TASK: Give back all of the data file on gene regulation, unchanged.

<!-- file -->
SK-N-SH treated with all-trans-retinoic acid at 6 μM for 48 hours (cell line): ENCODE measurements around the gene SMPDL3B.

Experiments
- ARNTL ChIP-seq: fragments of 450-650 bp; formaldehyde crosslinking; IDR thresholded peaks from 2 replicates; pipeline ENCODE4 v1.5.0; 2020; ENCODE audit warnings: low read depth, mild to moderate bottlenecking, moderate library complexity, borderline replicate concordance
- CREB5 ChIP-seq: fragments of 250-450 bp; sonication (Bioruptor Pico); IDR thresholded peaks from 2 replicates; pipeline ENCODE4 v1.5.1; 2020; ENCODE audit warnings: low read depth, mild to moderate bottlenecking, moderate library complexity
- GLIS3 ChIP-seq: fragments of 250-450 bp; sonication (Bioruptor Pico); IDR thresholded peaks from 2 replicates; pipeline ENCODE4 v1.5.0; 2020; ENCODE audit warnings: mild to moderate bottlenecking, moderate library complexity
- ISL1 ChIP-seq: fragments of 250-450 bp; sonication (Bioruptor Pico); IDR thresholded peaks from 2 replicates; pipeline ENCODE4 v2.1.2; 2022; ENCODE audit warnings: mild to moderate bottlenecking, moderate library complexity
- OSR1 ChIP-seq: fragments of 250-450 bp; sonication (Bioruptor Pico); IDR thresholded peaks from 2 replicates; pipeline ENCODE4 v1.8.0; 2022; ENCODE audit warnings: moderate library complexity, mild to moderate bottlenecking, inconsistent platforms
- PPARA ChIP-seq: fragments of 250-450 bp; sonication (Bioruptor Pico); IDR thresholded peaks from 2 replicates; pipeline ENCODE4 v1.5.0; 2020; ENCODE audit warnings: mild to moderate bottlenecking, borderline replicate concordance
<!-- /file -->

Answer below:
SK-N-SH treated with all-trans-retinoic acid at 6 μM for 48 hours (cell line): ENCODE measurements around the gene SMPDL3B.

Experiments
- ARNTL ChIP-seq: fragments of 450-650 bp; formaldehyde crosslinking; IDR thresholded peaks from 2 replicates; pipeline ENCODE4 v1.5.0; 2020; ENCODE audit warnings: low read depth, mild to moderate bottlenecking, moderate library complexity, borderline replicate concordance
- CREB5 ChIP-seq: fragments of 250-450 bp; sonication (Bioruptor Pico); IDR thresholded peaks from 2 replicates; pipeline ENCODE4 v1.5.1; 2020; ENCODE audit warnings: low read depth, mild to moderate bottlenecking, moderate library complexity
- GLIS3 ChIP-seq: fragments of 250-450 bp; sonication (Bioruptor Pico); IDR thresholded peaks from 2 replicates; pipeline ENCODE4 v1.5.0; 2020; ENCODE audit warnings: mild to moderate bottlenecking, moderate library complexity
- ISL1 ChIP-seq: fragments of 250-450 bp; sonication (Bioruptor Pico); IDR thresholded peaks from 2 replicates; pipeline ENCODE4 v2.1.2; 2022; ENCODE audit warnings: mild to moderate bottlenecking, moderate library complexity
- OSR1 ChIP-seq: fragments of 250-450 bp; sonication (Bioruptor Pico); IDR thresholded peaks from 2 replicates; pipeline ENCODE4 v1.8.0; 2022; ENCODE audit warnings: moderate library complexity, mild to moderate bottlenecking, inconsistent platforms
- PPARA ChIP-seq: fragments of 250-450 bp; sonication (Bioruptor Pico); IDR thresholded peaks from 2 replicates; pipeline ENCODE4 v1.5.0; 2020; ENCODE audit warnings: mild to moderate bottlenecking, borderline replicate concordance